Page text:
Our team of AARP Wisconsin red-shirted volunteers is having a huge presence at all six of the state budget hearings being held across the state in April, and one of the ideas we’re floating at these hearings is something we’re calling the “Silver Dividend.”
We believe that if Wisconsin invests moderate amounts of money in caregivers, seniors and the existing aging programs, it can save taxpayer money in the long term and maximize the number of older Wisconsinites who can continue living in their homes and communities with no reliance or delayed reliance on government-funded programs.
We call these savings, and the projected reduction in costs, the “Silver Dividend.”
We are starting this Silver Dividend campaign with the state budget process, but will expand beyond this process to create a vision of aging in Wisconsin that we hope will dominate the policy discussions about the aging population.
Right now there is a very negative and almost hostile attitude among policymakers about the aging population and its potential to be very expensive in the future. Legislators talk about the “silver tsunami” which they say will break the system.
We need to change that dialogue to overcome the negative attitude about aging. Our goal is to create an age-friendly state and help lawmakers recognize the potential return for changing their attitudes. The first step in the campaign is the budget. In this budget we are arguing that to reap the “Silver Dividend,” the state should take the following steps:
- Build on the strength of existing successful programs.
- Use the tax system to support people who want to remain living in their homes.
- Maximize both legislative and stakeholder input in any healthcare redesign.
- Provide support for family caregivers.
- Help people prepare financially for retirement.
- Use modern technology to reduce isolation and to provide greater access to health and wellness.
First of all, we are thanking the state’s Joint Finance Committee for the continued funding of the popular Family Care and SeniorCare programs that help people remain living in their own homes and communities, and get help with their prescription drug costs.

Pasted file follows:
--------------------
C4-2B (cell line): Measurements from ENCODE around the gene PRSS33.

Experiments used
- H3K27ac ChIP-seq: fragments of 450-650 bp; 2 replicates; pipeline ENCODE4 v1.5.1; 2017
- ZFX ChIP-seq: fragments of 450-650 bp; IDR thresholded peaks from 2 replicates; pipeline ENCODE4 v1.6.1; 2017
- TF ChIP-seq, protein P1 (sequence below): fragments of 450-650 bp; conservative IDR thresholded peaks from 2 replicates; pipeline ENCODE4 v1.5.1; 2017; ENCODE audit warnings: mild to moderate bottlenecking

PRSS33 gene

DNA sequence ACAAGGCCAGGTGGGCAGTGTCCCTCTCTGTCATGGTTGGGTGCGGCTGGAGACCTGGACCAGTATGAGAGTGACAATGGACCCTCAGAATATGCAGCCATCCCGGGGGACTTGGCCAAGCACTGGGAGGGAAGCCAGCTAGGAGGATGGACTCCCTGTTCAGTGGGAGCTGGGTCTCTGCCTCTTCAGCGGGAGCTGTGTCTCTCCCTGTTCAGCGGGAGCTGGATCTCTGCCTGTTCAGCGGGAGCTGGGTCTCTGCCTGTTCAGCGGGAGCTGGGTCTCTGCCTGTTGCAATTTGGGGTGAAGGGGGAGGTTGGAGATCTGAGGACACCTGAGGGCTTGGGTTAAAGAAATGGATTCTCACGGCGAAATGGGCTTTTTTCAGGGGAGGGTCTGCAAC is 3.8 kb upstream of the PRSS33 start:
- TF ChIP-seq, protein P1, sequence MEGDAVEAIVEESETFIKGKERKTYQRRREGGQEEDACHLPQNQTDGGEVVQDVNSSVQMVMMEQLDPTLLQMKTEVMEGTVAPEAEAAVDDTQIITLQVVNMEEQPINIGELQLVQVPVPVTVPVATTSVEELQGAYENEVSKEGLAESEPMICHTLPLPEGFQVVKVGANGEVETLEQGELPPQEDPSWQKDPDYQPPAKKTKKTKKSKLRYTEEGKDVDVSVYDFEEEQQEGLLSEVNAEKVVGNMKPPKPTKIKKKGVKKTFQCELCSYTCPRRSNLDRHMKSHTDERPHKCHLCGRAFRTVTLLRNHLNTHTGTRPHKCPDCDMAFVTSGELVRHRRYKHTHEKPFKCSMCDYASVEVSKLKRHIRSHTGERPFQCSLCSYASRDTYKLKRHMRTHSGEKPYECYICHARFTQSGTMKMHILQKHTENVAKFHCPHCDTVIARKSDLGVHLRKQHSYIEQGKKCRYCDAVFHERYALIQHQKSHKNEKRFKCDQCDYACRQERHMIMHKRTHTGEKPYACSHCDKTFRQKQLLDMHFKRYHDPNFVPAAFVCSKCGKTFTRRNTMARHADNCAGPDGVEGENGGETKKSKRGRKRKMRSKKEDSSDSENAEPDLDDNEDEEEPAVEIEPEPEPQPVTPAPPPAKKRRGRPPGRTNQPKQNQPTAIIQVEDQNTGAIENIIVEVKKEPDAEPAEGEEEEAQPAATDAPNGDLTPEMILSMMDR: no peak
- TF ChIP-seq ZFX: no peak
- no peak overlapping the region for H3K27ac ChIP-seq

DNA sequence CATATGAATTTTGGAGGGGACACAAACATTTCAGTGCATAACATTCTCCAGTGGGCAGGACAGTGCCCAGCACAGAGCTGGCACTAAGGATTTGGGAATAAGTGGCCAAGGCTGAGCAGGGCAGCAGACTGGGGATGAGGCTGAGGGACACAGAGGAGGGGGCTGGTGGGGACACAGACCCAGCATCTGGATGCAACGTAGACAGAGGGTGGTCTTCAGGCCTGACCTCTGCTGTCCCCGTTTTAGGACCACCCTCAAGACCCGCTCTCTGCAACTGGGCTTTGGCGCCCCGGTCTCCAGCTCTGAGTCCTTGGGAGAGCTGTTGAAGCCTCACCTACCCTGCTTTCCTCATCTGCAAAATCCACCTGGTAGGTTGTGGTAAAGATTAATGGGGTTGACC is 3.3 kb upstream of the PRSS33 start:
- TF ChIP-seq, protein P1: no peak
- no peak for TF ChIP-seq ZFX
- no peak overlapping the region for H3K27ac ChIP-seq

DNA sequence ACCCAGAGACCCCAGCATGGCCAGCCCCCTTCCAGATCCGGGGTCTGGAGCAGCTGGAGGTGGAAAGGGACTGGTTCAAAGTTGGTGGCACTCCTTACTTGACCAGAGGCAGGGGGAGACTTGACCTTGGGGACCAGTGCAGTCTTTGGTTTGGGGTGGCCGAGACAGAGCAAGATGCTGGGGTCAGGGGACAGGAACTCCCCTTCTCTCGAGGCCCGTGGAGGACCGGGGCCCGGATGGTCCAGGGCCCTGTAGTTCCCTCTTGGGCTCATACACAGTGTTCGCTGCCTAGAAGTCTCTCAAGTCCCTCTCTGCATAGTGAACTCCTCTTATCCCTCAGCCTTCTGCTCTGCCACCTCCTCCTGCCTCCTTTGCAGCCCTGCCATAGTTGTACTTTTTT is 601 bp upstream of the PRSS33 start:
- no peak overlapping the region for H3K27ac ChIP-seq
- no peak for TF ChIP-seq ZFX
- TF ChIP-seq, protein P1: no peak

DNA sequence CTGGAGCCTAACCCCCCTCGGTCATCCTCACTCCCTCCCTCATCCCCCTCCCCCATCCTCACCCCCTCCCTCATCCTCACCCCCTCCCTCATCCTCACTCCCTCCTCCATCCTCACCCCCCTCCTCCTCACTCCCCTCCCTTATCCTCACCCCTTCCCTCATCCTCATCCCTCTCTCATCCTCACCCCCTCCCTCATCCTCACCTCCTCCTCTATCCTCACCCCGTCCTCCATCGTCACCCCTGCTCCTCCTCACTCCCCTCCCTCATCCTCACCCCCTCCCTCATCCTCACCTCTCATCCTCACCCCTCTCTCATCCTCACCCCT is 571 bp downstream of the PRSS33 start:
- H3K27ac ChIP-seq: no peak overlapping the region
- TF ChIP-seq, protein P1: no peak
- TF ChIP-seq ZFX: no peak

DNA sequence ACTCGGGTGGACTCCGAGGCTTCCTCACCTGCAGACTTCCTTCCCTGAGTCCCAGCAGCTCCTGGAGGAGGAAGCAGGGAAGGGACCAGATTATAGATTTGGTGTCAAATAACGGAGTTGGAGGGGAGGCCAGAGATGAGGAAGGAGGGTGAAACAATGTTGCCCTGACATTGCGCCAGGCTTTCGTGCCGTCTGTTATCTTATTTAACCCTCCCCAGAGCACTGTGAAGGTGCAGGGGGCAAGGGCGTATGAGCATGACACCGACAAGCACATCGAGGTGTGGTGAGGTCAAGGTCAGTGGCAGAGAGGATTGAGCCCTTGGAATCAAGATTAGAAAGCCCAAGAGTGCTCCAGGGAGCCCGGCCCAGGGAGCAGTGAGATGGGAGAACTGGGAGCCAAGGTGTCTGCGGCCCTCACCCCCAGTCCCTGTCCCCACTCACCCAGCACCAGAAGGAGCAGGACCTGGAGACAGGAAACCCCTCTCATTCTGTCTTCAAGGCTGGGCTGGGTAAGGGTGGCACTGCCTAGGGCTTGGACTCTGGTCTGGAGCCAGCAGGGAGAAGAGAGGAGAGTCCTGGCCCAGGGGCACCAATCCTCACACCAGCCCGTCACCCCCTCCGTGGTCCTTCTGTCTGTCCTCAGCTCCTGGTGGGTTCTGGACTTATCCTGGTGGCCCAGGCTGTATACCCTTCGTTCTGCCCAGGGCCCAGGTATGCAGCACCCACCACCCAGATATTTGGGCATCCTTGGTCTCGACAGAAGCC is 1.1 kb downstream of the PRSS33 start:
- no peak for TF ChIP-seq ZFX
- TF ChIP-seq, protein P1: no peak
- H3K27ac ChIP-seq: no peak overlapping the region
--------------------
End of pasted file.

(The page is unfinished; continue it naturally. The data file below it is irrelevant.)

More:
We support the indexing of Homestead tax credits for all, and we would like to modify the tax system to support aging in place. We suggest the creation of Caregiver Tax Credits of up to $1,000 to reimburse folks who provide care for a loved one.
We will once again advocate for Medicaid expansion, and we’ll push for even more support for family caregivers, including statewide funding for Dementia Care Specialists. Helping families and friends find the resources and help to keep people in their own homes is a tremendous saving to the taxpayers and what most seniors want.
We also want to help workers better prepare themselves financially for their future. We will support for the Wisconsin Private Secure Retirement Plan, which would give people the vehicle they need to save for their retirement at work. Keeping people out of poverty as they retire is a benefit for all and it reduces their dependence on taxpayer-funded programs.
Finally, we want to use modern technology to prevent isolation and provide greater access to care. We want the state’s broadband proposal to provide access to wellness checks and health care.
The “Silver Dividend” campaign will not end with the budget. We will continue to work on this vision, incorporating AARP’s view of livable communities, expansion of work opportunities for older people, improvements in transit, the role of older people in mentoring and leadership in the community and dismantling the stereotypes which limit opportunities for older people.
Right now the attitude is that the aging population is a catastrophe waiting to happen. We need to change this to a more positive picture of the contributions that older Wisconsinites make, and support programs to help those helping others. We will encourage legislators to use this budget process to start planning ahead.
Together we can change the language, the attitude and the future for older Wisconsinites.